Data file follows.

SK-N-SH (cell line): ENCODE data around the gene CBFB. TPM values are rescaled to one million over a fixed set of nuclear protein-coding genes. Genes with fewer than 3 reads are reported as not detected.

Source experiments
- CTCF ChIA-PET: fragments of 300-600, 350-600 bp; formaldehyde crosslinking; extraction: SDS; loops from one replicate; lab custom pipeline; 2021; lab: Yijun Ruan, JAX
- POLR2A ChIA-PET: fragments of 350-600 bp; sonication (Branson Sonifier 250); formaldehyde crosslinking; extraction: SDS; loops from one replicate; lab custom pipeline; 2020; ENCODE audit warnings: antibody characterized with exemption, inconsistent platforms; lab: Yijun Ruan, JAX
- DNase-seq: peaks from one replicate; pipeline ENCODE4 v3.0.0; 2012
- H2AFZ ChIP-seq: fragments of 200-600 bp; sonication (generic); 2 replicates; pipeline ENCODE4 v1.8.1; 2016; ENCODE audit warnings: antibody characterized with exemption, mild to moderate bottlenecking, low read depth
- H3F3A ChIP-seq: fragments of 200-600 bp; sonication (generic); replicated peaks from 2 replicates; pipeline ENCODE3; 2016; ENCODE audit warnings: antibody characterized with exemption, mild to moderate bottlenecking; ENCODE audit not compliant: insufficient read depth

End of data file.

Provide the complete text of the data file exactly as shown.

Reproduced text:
SK-N-SH (cell line): ENCODE data around the gene CBFB. TPM values are rescaled to one million over a fixed set of nuclear protein-coding genes. Genes with fewer than 3 reads are reported as not detected.

Source experiments
- CTCF ChIA-PET: fragments of 300-600, 350-600 bp; formaldehyde crosslinking; extraction: SDS; loops from one replicate; lab custom pipeline; 2021; lab: Yijun Ruan, JAX
- POLR2A ChIA-PET: fragments of 350-600 bp; sonication (Branson Sonifier 250); formaldehyde crosslinking; extraction: SDS; loops from one replicate; lab custom pipeline; 2020; ENCODE audit warnings: antibody characterized with exemption, inconsistent platforms; lab: Yijun Ruan, JAX
- DNase-seq: peaks from one replicate; pipeline ENCODE4 v3.0.0; 2012
- H2AFZ ChIP-seq: fragments of 200-600 bp; sonication (generic); 2 replicates; pipeline ENCODE4 v1.8.1; 2016; ENCODE audit warnings: antibody characterized with exemption, mild to moderate bottlenecking, low read depth
- H3F3A ChIP-seq: fragments of 200-600 bp; sonication (generic); replicated peaks from 2 replicates; pipeline ENCODE3; 2016; ENCODE audit warnings: antibody characterized with exemption, mild to moderate bottlenecking; ENCODE audit not compliant: insufficient read depth